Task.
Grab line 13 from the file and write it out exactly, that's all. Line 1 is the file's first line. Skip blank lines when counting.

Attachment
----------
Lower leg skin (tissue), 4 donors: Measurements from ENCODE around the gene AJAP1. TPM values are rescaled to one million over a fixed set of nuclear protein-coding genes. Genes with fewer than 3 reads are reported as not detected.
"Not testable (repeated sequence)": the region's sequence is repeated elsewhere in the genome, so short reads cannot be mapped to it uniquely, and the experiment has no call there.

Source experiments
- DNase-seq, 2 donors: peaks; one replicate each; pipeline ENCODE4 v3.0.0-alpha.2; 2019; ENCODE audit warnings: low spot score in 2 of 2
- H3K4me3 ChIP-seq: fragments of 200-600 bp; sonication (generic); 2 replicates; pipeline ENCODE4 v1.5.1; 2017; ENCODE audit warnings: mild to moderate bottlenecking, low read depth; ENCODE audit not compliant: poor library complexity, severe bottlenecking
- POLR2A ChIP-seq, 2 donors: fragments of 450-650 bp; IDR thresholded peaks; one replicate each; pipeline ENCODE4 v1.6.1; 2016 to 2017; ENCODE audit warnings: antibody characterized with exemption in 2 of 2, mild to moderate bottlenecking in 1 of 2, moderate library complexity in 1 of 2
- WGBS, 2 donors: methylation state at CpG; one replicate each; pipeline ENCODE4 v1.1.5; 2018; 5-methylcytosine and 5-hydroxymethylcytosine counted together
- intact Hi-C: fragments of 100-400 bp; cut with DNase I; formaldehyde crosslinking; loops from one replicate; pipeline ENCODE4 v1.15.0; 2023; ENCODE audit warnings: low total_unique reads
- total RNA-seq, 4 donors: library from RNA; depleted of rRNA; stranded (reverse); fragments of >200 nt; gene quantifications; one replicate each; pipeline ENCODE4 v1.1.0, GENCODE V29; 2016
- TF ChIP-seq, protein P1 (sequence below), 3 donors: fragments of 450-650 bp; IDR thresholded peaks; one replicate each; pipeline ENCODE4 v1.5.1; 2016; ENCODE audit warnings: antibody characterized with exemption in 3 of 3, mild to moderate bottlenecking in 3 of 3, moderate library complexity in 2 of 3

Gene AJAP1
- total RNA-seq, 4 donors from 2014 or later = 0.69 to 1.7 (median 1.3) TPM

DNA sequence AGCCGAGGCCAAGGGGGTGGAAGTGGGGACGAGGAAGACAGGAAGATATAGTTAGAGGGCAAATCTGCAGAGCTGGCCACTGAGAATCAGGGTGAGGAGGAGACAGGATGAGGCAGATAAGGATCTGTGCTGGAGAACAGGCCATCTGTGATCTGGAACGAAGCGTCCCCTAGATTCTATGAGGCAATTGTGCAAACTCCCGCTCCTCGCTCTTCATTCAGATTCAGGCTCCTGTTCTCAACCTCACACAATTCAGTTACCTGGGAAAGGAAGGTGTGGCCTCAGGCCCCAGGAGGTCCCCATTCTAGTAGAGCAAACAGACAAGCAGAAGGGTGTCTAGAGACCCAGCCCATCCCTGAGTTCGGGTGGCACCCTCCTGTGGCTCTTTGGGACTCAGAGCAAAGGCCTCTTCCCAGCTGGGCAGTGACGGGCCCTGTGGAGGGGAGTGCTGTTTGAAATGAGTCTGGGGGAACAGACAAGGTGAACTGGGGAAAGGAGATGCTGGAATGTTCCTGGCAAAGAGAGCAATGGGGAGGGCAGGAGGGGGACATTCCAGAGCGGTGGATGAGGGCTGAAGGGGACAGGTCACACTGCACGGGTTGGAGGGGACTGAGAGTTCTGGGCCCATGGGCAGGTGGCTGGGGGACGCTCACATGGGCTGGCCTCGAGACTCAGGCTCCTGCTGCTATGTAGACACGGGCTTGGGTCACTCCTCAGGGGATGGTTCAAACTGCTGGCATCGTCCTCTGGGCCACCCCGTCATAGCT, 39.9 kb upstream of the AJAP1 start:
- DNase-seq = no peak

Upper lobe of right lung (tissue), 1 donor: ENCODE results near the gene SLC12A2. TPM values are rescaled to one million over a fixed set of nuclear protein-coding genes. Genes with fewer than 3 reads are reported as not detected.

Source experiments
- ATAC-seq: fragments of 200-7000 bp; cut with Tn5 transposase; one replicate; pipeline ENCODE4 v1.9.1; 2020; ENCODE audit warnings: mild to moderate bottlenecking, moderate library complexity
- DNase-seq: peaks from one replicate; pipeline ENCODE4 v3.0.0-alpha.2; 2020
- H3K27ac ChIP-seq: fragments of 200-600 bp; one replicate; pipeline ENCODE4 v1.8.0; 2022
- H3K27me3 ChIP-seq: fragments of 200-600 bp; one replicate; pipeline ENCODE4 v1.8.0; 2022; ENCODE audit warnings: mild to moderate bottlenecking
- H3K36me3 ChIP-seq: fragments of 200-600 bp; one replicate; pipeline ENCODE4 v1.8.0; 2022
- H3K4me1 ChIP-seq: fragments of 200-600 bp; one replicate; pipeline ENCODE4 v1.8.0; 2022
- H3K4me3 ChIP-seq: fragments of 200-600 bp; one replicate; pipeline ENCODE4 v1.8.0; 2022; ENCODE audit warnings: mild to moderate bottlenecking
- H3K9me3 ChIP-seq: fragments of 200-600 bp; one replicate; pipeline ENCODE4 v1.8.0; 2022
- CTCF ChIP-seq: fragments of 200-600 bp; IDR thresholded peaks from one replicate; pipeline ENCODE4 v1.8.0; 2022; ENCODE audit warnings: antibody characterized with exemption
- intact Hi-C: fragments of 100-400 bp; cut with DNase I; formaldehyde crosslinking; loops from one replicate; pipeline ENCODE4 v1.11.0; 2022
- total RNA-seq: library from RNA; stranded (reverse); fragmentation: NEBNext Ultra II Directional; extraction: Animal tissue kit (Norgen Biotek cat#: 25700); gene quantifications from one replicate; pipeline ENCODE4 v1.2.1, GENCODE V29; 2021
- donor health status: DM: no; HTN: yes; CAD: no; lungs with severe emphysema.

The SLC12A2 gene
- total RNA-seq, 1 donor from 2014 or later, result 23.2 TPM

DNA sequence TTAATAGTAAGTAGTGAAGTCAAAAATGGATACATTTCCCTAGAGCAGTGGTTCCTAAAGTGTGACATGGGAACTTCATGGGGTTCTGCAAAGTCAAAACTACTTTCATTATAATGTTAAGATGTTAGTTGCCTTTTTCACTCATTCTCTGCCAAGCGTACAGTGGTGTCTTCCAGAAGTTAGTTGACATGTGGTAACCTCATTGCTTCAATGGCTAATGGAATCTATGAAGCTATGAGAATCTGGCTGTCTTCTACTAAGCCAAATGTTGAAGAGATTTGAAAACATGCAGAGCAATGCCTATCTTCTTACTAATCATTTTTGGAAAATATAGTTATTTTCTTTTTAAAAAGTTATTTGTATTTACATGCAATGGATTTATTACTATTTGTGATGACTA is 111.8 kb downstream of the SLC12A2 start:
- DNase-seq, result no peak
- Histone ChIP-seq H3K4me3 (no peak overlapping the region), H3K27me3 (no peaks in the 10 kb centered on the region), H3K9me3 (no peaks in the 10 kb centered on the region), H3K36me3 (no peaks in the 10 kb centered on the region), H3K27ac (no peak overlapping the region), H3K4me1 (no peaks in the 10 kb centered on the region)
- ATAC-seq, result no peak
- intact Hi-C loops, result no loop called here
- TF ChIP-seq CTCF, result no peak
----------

DNA sequence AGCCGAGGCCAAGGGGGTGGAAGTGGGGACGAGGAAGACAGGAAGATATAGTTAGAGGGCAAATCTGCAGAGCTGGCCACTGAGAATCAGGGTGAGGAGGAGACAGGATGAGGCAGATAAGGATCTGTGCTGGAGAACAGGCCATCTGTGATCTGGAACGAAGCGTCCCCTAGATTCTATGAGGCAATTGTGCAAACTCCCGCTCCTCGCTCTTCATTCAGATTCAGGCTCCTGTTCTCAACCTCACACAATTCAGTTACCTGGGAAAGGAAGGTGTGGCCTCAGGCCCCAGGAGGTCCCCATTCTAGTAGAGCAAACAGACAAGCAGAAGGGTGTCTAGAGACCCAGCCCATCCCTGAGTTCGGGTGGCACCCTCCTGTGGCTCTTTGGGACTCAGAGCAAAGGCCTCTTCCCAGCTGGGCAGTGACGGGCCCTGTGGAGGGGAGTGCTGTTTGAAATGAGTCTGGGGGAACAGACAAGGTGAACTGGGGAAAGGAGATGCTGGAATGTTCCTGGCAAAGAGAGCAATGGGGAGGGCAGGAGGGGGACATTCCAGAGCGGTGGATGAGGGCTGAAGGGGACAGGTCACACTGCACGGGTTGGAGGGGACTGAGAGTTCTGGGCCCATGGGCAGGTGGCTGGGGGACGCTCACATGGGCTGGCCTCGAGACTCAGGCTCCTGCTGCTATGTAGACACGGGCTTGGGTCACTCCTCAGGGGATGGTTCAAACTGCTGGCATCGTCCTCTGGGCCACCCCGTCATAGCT, 39.9 kb upstream of the AJAP1 start: